Home » Android » Android Core » Develop android weather app with Material Design

About Francesco Azzola

Francesco Azzola
He's a senior software engineer with more than 15 yrs old experience in JEE architecture. He's SCEA certified (Sun Certified Enterprise Architect), SCWCD, SCJP. He is an android enthusiast and he has worked for long time in the mobile development field.

Develop android weather app with Material Design

This post describes how to create a weather app using material design guidelines. Material Design is  a set of rules for visual design, UI interaction, motion and so on. These rules help developer when they design and create an Android app.

This post wants to describe how we create a weather app using Weatherlib as weather layer and Material design rules. We want to develop this app not only for Android 5 Lollipop that supports Material design natively but we want to support previous version of Android like 4.x Kitkat. For that reason we will introduce appCompat v7 library that helps us to implement the Material Design even in the previous Android versions.

We want to code an app that has a extended Toolbar that holds some information about the location and current weather and some basic weather information about temperature, weather icon, humidity, wind and pressure. At the end we will get something like the pic shown below:

android_material_weather_1

Android project set up

The first thing we have to do is configuring our project so that we can use Weatherlib and especially appCompat v7. We can open build.graddle and add these lines:

dependencies {
    compile fileTree(dir: 'libs', include: ['*.jar'])
    compile 'com.android.support:appcompat-v7:21.0.+'
    compile 'com.mcxiaoke.volley:library:1.0.6@aar'
    compile 'com.survivingwithandroid:weatherlib:1.5.3'
    compile 'com.survivingwithandroid:weatherlib_volleyclient:1.5.3'
}

Now we have our project correctly set up, we can start defining our app layout.

App layout: Material design

As briefly explained before, we want to use the Toolbar in our case the extended toolbar. a Toolbar is action bar generalization that gives us more control. Differently from Action bar that is tightly bound to an Actvitiy, a Toolbar can be placed everywhere inside the View hierarchy.

So our layout will be divided in three main areas:

  • Toolbar area
  • Weather icon and temperature
  • Other weather data

The layout is shown below:

<RelativeLayout xmlns:android="http://schemas.android.com/apk/res/android"
    xmlns:tools="http://schemas.android.com/tools"
    android:layout_width="match_parent"
    android:layout_height="match_parent"
    tools:context=".WeatherActivity"
    android:orientation="vertical">

    <android.support.v7.widget.Toolbar
        xmlns:app="http://schemas.android.com/apk/res-auto"
        android:id="@+id/my_toolbar"
        android:layout_height="128dp"
        app:popupTheme="@style/ActionBarPopupThemeOverlay"
        android:layout_width="match_parent"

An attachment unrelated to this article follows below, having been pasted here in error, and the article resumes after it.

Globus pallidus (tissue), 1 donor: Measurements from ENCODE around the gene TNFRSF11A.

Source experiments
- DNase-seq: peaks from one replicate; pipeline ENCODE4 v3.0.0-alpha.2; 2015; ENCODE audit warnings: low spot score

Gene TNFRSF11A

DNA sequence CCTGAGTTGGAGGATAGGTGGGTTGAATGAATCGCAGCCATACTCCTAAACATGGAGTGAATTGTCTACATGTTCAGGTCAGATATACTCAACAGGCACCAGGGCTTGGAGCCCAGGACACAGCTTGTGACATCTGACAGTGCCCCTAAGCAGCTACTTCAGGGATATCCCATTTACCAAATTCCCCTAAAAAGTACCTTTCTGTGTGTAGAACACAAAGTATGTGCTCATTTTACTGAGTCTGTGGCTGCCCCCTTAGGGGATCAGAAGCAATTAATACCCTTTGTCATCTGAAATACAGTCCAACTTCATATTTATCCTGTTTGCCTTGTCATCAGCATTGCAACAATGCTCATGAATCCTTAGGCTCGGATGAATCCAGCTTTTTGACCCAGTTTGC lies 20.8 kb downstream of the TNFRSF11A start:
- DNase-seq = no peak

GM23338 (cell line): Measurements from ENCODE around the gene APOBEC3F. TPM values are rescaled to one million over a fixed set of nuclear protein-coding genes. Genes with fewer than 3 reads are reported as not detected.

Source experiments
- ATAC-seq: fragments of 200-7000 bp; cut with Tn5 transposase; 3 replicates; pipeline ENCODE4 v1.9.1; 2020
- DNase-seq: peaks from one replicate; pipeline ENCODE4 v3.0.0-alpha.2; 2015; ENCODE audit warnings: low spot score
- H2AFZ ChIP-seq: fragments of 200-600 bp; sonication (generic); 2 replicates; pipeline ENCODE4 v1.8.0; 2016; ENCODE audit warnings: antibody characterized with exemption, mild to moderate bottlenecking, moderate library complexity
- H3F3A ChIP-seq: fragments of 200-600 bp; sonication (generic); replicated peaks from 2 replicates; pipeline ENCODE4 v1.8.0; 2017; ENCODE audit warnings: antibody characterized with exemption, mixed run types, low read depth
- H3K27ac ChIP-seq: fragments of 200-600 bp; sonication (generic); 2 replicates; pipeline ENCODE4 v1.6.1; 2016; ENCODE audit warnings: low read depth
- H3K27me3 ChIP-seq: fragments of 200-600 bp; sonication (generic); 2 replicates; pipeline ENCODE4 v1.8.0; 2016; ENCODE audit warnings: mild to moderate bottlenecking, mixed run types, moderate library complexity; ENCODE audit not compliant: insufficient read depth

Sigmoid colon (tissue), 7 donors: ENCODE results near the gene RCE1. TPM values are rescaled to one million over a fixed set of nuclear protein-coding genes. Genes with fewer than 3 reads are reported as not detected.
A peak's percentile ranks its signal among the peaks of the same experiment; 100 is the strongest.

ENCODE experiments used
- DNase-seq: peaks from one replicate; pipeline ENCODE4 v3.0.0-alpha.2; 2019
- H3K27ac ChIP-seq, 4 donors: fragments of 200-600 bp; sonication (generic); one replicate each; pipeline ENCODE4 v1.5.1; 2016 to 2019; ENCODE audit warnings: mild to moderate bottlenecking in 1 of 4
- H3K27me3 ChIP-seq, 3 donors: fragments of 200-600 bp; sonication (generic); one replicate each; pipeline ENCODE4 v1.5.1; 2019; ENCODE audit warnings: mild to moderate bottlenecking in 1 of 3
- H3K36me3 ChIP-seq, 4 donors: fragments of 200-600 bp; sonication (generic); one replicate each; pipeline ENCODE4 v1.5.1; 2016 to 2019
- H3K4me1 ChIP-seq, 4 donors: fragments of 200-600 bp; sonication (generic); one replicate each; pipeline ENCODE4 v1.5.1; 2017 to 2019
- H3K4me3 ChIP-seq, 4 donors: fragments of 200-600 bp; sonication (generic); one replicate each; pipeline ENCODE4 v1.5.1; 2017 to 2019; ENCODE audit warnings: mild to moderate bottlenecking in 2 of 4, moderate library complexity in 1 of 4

android:background="?attr/colorPrimary"
        android:paddingLeft="72dp"
        android:paddingBottom="16dp"
        android:gravity="bottom"
        app:titleTextAppearance="@style/Toolbartitle"
        app:subtitleTextAppearance="@style/ToolbarSubtitle"
        app:theme="@style/ThemeOverlay.AppCompat.Light"
        android:title="@string/location_placeholder"
        />

 ....
</RelativeLayout>

As you can see we used Toolbar. We set the toolbar height equals to 128dp as stated in the guidelines, moreover we used the primary color as background. The primary color is defined in colors.xml. You can refer to material design color guidelines for more information. We should define at least three different color:

  • The primary color, identified by 500
  • The primary dark color identified by 700
  • Accent color that should be for primary action buttons and so on

Our toolbar background color is set to primary color.

<resources>
    <color name="primaryColor_500">#03a9f4</color>
    <color name="primaryDarkColor_700">#0288d1</color>
    ....
</resources>

Moreover the left padding and the bottom padding inside the toolbar are defined according to the guidelines. At the end we add the menu items as we are used to do with action bar. The main result is shown below:

android_material_weather

As you can notice the toolbar has the background equals to the primary color.

Search city: Popup with Material Design

We can use the popup to let the user to enter the location. The popup is very simple, it is made by a EditText that is used to enter the data and a simple ListView that shows the city that match the pattern inserted in the EditText. I will not cover how to search a city in weatherlib because i already covered it. The result is shown here:

The popup layout is very shown below:

<LinearLayout xmlns:android="http://schemas.android.com/apk/res/android"
    android:orientation="vertical" android:layout_width="match_parent"
    android:layout_height="match_parent"
   >

    <TextView
        android:layout_width="match_parent"
        android:layout_height="wrap_content"
        android:text="@string/dialog.city.header"
        style="@style/Theme.AppCompat.Dialog"/>

    <TextView